A lot of people are going to say a lot of things about "Lifechanger" from writer/director Justin McConnell. I imagine the bulk of folks will talk about the shapeshifting protagonist Drew, or about its use of some great practical effects, and the general horror-ish narrative that is the film itself - and why the hell not? It's all true. "Lifechanger" is a horror flick and completely looks the part. For me however, I also got a lot out of the film that wasn't written in stone and right in my face. A lot of little fears that many of us will relate with, and just as many will personally possess. Individually, all these little aspects just beneath the surface would amount to a spit in a bucket - yet together these little undercurrents of story add some real depth to the film. You may not quite realize they're present on first viewing - but you will feel them in the atmosphere itself. My favorite aspects of this movie are the ones you can't quite put your finger on - interested yet? Although I'll try and keep the spoilers to the barest of minimums, some of the plot points are bound to leak out... consider this a warning.
One of the underlying aspects I wrote about above deals with age - and the body's inevitable breakdown over time. In this film, Drew is a shapeshifter who must absorb and ultimately kill his victims. This is how he lives - in the carbon copy of those unfortunate enough to cross his path when it becomes time to change. Not only does he absorb their bodies - but also their hopes, dreams, and memories within. Yet Drew has a problem. The lifespan of each body is decreasing at an alarming rate. When "Lifechanger" begins, Drew only gets a few hours of life from each of his victims. This is what gives us the horrific acts McConnell's film throws in our face - a murder every few minutes or so...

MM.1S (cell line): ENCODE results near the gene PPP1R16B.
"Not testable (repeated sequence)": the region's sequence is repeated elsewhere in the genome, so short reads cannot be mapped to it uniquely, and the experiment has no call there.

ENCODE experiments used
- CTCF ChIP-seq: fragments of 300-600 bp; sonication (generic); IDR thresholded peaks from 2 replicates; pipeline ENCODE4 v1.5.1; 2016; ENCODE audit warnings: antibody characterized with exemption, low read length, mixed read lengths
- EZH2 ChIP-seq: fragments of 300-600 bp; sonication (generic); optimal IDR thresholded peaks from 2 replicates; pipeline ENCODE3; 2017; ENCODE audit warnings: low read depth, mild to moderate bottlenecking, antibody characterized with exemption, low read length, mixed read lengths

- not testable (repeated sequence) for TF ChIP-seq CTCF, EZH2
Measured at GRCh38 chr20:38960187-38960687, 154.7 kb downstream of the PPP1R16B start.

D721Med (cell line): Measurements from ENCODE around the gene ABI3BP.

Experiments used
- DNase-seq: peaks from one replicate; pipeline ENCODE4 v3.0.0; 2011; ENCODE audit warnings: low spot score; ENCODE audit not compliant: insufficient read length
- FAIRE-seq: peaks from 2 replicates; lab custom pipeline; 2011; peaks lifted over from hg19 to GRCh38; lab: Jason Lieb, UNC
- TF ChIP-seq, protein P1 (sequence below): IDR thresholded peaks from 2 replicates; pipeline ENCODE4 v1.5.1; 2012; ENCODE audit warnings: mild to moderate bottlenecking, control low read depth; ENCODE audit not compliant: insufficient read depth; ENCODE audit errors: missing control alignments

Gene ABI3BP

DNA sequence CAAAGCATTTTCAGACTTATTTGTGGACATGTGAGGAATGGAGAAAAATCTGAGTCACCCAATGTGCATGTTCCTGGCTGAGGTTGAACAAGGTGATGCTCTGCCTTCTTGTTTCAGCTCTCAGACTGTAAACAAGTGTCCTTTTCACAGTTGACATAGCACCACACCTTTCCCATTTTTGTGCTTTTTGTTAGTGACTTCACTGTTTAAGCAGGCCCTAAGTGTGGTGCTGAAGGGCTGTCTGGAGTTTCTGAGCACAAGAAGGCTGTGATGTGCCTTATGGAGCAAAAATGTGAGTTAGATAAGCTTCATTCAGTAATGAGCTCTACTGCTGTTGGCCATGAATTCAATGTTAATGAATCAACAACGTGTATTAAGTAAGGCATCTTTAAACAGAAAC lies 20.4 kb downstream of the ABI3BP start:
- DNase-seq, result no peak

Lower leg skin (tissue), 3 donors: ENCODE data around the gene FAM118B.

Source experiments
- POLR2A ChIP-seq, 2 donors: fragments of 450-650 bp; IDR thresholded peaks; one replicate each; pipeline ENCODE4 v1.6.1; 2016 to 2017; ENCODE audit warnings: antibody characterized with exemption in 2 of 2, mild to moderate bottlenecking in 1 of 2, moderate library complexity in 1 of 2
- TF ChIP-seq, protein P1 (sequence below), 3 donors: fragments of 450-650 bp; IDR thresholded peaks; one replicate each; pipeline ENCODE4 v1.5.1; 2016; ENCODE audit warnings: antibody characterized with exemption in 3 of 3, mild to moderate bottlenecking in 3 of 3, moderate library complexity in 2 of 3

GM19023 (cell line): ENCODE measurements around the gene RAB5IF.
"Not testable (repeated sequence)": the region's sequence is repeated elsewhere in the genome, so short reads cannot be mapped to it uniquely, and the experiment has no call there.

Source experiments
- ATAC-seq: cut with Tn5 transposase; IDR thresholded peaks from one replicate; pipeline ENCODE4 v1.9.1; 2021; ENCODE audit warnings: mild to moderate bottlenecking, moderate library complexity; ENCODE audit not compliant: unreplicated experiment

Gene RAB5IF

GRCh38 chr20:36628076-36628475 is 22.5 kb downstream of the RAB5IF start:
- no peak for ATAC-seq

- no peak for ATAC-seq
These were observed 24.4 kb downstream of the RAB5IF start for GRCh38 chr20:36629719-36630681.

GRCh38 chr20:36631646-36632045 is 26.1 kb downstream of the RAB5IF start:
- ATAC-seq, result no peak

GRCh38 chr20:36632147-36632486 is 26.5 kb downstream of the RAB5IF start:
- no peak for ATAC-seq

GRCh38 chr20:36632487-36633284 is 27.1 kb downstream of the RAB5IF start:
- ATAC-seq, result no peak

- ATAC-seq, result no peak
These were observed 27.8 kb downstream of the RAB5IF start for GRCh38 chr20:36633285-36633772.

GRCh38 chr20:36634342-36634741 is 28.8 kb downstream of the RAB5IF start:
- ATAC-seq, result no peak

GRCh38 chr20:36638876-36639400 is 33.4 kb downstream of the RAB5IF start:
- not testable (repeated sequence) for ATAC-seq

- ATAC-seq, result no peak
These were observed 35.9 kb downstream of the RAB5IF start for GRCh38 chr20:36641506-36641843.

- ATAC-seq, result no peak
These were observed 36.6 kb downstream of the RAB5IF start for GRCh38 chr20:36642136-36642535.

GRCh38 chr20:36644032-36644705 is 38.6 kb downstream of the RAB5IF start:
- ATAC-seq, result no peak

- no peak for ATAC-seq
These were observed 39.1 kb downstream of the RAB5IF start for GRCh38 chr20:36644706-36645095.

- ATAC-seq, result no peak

... and yet this is also what brings me back to that underlying element of age. Although it's never said outright, Drew's inability to hold a shape - without it quickly breaking down - is a direct mirror of our own body's tendency to break down over time. In the third act, Drew reveals how old he is - and in the finale, we get to see that he is, indeed, that age. "Lifechanger" plays with the notion of an aging shell. The notion that we all get older... and all get sick. For Drew, his particular breakdown may be a little different than our own... but in the grand scheme of things, not by much. A clever way to play on our fears without us immediately realizing it.
I did notice a few other subliminal scrapings - but figured I'd leave some of them for you, the viewer to discover. I'm not totally sure all these underlying aspects were intentional - or maybe just the side effects of this particular plot. I hope they were, but even if they were not... I noticed them - so I'm sure someone else will as well.